It's easy to come away with some damning implications from Ramirez's apparent HCG use. That, of course, wasn't all. Just five games into his Rays tenure in 2011, Ramirez was suspended again after testing positive for a banned substance. As a second-time offender, Ramirez was banned for 100 games. Rather than serve his suspension, Ramirez retired. A partial season in Taiwan and minor-league hitches with the Athletics, Rangers, and Cubs followed, but Ramirez never returned to the bigs.
Ramirez later reconstructed his image by admitting to and apologizing for his past PED use, and by all accounts he's been an asset as a minor-league consultant for the Cubs. That said, his two suspensions in tandem with his reported positive test during the 2003 survey testing (no PED policy was in place at the time, and tests were supposed to be anonymous) and ugly end to his Boston tenure certainly raise concerns. That brings us to the BBWAA's stated criteria for evaluating a player's Hall of Fame credentials ...
Voting shall be based upon the player's record, playing ability, integrity, sportsmanship, character, and contributions to the team(s) on which the player played.
You'll note the words "integrity" and "character" therein. Although it's inconsistently applied and far too vague and open-ended, what's become informally known as the "character clause" is a real thing. It's not hard to marshal a case that Ramirez is unqualified on this front. I'd pay zero heed to the clause were I a Hall voter, but others are free to wield it. As well, with Ramirez we have positive tests and a subsequent admission, so the PED case against him is more than circumstantial. That's the only plausible reason for passing over a hitter who would otherwise be an incontrovertible Hall of Famer.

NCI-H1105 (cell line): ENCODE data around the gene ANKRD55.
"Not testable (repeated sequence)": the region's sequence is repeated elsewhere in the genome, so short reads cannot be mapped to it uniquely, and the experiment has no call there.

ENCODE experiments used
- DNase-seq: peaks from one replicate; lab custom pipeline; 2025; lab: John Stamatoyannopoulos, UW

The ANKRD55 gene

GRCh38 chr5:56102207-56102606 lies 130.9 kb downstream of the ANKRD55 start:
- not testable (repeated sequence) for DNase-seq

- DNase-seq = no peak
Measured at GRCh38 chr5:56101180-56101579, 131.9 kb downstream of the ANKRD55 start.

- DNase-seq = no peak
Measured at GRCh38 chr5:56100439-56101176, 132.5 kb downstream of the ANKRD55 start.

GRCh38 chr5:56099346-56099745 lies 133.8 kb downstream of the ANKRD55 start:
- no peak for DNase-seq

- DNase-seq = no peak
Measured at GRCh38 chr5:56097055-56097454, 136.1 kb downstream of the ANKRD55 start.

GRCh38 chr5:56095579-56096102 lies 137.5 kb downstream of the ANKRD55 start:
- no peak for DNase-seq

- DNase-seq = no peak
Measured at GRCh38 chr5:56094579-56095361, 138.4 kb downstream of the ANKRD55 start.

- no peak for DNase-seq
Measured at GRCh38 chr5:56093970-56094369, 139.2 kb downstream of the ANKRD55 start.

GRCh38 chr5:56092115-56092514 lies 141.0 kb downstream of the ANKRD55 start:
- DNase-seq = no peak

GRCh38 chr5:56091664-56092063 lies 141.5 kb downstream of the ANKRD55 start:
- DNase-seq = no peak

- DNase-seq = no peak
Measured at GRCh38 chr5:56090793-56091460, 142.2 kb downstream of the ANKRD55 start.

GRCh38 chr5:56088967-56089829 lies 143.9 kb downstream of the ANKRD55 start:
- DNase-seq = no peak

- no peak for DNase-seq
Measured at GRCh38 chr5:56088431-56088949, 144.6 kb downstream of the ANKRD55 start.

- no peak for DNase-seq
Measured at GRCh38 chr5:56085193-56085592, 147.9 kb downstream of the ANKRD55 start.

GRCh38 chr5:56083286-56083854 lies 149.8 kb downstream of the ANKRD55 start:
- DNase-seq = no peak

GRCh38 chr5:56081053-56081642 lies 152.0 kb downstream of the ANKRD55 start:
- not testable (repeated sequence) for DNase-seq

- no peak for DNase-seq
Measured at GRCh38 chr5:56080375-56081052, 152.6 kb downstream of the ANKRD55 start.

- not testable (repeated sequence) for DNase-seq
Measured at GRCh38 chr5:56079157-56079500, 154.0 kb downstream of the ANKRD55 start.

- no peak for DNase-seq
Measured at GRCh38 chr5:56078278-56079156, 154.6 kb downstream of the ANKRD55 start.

Will he make it?
Not right away. Per Ryan Thibodaux's ballot tracker, Ramirez has been named on 32.8 percent of known ballots. He's obviously not going to make it in this, his first year on the BBWAA ballot, but he's well above the 5.0 percent cutoff line for remaining on the ballot. On the other hand, Ramirez right now is a bit shy of where Roger Clemens and Barry Bonds were on their first ballot. Those two are going to make it in, possibly in 2018, but you can argue that they had a stronger voting foundation than Ramirez because the PED evidence against them was largely circumstantial.
The election of Bud Selig, who as commissioner oversaw the "steroid era" has given many formerly anti-PED voters the rationale they need to vote for admitted or suspected users, and many voters this time around have cited that as motivation for voting for, say, Clemens and Bonds. On those grounds, Ramirez may make up ground. However, he'll need to realize significant gains in his second year on the ballot. Ramirez's best hope is that a number of voters are giving him the "not on the first ballot" treatment and will take a more nuanced look at his candidacy next year. In some ways, Ramirez's early years on the ballot will provide a roadmap for Alex Rodriguez. For now, the most we can say about Ramirez is that he's not going into the Hall of Fame in 2017 despite a statistical resume that demands it.